Navigation Links
Veggies, Fruit May Lower Women's Stroke Risk
Date:12/2/2011

THURSDAY, Dec. 1 (HealthDay News) -- Diets rich in antioxidants from fruits, vegetables and whole grains appear to lower a woman's odds for a stroke, even if she has a prior history of heart disease, new research shows.

The Swedish study, which appears Dec. 1 in the journal Stroke, involved more than 31,000 women without heart disease plus almost 5,700 women with a history of heart disease. The women, aged 49 to 83, were followed for an average of 11.5 years (for the heart disease-free group) or almost 10 years (the heart disease group).

During the follow-up, more than 1,300 strokes occurred in the heart disease-free group and more than 1,000 strokes occurred in the heart disease group.

The researchers then used dietary information to determine the women's "total antioxidant capacity (TAC)," a measurement of the power of these food-borne compounds to cut down on disease-linked "free radicals" in cells. Cell damage caused by free radicals can lead to inflammation and damage and stiffening of blood vessels.

Among women with no history of heart disease, those with the highest levels of diet-based antioxidants had a 17 percent lower risk of stroke than those with the lowest levels.

Benefits extended to women who'd already suffered heart disease. Among this group, women with higher levels of dietary antioxidant capacity had up to a 57 percent lower risk of hemorrhagic (bleeding) stroke compared to those with the lowest levels.

According to the study authors, fruits and vegetables contributed about 50 percent of antioxidant capacity in women with no history of heart disease who had the highest TAC. Other contributors included whole grains (18 percent), tea (16 percent) and chocolate (5 percent).

The study authors noted that the effect remained even after they accounted for other factors that often correlate with healthy diets, such as exercise or avoidance of smoking.

"Eating antioxidant-rich foods may reduce your risk of stroke by inhibiting oxidative stress and inflammation," first author Susanne Rautiainen, a doctoral student at the Karolinska Institute in Stockholm, said in a journal news release. "This means people should eat more foods such as fruits and vegetables that contribute to total antioxidant capacity."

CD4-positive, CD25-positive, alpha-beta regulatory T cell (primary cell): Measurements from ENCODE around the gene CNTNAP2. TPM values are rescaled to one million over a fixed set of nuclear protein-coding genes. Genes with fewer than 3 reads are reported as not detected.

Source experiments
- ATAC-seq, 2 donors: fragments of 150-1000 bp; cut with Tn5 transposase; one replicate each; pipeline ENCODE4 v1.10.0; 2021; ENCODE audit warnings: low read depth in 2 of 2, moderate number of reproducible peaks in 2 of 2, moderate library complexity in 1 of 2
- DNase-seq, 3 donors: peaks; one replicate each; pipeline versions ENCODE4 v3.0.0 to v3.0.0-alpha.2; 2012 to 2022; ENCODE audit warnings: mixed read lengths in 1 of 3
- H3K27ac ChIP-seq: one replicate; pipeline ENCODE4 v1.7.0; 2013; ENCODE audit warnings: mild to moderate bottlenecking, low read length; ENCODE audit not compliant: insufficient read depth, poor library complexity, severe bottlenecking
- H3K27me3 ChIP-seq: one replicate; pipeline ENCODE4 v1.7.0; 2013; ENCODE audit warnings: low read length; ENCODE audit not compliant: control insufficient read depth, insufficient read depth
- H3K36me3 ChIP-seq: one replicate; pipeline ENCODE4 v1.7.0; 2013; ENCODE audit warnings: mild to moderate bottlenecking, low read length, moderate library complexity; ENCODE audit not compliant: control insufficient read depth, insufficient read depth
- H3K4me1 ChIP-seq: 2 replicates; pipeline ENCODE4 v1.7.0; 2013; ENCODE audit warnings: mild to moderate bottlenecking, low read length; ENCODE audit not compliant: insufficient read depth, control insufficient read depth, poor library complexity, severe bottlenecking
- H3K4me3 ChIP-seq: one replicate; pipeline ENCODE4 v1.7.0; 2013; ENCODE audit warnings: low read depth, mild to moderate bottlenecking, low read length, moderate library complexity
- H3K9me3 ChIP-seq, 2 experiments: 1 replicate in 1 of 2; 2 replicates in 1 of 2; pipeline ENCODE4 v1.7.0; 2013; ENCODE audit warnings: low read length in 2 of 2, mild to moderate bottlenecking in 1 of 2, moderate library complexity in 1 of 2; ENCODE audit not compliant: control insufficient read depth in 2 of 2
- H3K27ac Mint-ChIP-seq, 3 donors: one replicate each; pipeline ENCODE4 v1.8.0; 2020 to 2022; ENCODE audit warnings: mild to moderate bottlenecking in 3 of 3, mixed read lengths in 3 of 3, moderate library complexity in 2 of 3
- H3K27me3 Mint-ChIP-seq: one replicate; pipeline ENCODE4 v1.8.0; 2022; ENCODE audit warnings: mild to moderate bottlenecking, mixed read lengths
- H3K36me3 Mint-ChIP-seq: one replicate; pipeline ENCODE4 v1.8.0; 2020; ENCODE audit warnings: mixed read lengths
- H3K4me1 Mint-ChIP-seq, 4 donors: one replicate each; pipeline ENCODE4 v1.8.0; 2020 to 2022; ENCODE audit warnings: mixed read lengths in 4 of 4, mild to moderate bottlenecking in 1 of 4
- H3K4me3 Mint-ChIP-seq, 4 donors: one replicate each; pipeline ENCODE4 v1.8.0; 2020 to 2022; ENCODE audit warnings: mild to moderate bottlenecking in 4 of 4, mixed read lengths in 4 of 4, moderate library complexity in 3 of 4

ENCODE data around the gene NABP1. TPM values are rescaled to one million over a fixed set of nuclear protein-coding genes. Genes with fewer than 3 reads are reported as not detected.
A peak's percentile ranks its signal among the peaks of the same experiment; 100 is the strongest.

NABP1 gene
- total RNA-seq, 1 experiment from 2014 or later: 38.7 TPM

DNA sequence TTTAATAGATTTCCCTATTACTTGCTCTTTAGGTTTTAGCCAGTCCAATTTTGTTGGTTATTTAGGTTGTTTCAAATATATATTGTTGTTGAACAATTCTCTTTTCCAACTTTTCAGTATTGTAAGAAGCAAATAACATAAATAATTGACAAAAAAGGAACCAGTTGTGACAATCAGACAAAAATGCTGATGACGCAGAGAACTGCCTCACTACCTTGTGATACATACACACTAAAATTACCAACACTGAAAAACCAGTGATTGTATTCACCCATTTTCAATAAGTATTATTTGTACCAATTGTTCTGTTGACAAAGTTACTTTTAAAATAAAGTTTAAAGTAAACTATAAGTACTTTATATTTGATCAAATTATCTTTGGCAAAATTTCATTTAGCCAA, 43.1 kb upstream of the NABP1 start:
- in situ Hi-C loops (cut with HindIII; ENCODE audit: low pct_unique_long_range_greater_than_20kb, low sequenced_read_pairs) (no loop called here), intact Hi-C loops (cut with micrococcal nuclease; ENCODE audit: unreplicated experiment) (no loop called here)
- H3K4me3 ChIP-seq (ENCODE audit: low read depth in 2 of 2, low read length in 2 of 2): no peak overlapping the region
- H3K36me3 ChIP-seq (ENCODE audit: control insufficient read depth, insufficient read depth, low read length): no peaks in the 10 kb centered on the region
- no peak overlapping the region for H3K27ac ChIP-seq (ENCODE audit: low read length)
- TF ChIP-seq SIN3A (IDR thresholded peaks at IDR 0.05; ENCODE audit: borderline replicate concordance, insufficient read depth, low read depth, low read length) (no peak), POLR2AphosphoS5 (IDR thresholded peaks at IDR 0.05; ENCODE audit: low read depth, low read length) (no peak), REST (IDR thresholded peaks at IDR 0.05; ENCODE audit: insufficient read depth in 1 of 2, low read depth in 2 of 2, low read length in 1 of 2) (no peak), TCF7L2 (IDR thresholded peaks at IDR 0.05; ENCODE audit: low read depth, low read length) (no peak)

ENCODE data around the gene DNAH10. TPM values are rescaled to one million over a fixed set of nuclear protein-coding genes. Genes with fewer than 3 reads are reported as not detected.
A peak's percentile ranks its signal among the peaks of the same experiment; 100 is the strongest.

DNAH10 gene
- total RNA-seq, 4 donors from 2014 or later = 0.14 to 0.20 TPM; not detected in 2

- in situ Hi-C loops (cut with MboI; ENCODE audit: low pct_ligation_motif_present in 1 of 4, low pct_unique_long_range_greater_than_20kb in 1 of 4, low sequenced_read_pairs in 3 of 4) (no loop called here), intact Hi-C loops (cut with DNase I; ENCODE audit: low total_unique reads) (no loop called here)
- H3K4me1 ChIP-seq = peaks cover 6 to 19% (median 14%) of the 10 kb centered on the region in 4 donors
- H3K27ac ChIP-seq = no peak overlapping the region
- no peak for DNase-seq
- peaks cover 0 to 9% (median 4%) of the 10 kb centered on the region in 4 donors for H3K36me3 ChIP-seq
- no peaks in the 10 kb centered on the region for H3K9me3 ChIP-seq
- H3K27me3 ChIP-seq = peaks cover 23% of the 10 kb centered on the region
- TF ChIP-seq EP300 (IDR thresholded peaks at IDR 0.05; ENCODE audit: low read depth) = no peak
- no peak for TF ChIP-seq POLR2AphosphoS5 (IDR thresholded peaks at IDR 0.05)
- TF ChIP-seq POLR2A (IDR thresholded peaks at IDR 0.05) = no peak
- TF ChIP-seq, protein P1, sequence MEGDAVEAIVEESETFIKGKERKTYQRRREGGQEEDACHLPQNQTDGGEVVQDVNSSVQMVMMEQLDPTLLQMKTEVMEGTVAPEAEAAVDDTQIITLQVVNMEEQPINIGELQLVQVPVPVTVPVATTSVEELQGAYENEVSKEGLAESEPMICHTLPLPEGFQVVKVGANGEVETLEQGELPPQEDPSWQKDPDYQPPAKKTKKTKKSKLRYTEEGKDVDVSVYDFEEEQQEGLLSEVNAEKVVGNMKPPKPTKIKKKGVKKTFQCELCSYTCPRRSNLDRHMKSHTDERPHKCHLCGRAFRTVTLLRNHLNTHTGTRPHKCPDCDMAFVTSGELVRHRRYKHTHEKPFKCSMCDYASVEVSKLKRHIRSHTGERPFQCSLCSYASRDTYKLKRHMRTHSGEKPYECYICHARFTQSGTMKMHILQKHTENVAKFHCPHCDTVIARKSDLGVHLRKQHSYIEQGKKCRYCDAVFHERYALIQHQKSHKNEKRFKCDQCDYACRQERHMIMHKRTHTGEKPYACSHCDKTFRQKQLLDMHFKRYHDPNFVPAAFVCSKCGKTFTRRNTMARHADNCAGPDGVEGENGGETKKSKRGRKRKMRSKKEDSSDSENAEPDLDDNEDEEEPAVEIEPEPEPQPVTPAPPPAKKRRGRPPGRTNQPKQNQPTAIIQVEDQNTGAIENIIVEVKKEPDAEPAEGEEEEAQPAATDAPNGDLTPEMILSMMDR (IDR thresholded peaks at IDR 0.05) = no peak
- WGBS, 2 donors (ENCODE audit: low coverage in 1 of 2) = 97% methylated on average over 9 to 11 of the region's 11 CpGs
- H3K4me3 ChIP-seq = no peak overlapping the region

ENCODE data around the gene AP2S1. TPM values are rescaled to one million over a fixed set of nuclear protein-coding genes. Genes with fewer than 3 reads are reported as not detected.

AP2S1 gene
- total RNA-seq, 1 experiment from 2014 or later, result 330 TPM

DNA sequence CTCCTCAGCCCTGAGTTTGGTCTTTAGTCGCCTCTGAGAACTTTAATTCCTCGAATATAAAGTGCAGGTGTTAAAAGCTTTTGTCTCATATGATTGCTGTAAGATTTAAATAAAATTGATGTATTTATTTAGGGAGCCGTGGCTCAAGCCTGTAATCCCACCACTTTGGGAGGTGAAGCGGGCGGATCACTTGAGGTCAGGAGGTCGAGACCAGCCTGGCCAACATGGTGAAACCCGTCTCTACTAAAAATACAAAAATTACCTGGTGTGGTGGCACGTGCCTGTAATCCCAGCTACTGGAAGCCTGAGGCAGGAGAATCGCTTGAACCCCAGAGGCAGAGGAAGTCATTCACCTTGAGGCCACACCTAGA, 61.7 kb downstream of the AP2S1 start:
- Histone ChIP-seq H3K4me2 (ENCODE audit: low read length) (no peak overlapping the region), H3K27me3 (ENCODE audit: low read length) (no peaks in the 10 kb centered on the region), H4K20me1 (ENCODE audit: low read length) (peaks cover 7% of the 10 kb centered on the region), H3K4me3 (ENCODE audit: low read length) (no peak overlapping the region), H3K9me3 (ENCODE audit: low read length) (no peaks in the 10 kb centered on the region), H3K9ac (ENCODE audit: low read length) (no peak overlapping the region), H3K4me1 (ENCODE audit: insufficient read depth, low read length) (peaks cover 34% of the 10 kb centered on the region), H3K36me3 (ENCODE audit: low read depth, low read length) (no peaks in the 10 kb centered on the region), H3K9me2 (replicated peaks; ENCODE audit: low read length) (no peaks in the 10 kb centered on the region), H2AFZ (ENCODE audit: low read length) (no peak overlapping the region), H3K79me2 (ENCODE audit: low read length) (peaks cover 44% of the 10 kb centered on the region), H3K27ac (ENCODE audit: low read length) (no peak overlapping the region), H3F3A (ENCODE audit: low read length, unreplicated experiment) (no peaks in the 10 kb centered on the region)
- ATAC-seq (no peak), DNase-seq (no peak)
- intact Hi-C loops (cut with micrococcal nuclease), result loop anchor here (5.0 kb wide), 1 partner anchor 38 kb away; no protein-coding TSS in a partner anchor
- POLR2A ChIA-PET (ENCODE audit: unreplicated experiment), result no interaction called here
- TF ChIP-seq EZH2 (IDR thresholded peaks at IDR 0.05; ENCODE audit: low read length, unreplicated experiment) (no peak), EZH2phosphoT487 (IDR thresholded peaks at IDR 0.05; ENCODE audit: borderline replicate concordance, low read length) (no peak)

Other experts agreed.

"We've known for a long time that including antioxidants in the diet can have a positive effect on a variety of conditions, and there is no downside to including more of these foods in your diet," said Karen Congro, a nutritionist and director of the Wellness for Life Program at The Brooklyn Hospital Center in New York City.

"It would be very helpful to test these findings in a large clinical trial to determine how a high antioxidant diet impacts stroke," she added. "Since antioxidants are anti-inflammatories, their inclusion in a diet can have a positive impact for people at risk for a variety of conditions."

And one heart expert noted that diet, not supplements, may remain the best source of antioxidants.

"This [heart-healthy] diet was highest mostly in fruits and vegetables, along with whole grains, tea and chocolate, whose antioxidant capacity, including vitamin C and E, carotenoids, and flavonoids have a beneficial effect," said Dr. Suzanne Steinbaum, director of women and heart disease at Lenox Hill Hospital in New York City. She noted that although many prior trials "did not show benefit of antioxidant supplementation, clearly a diet high in antioxidants may provide protection against cardiovascular disease."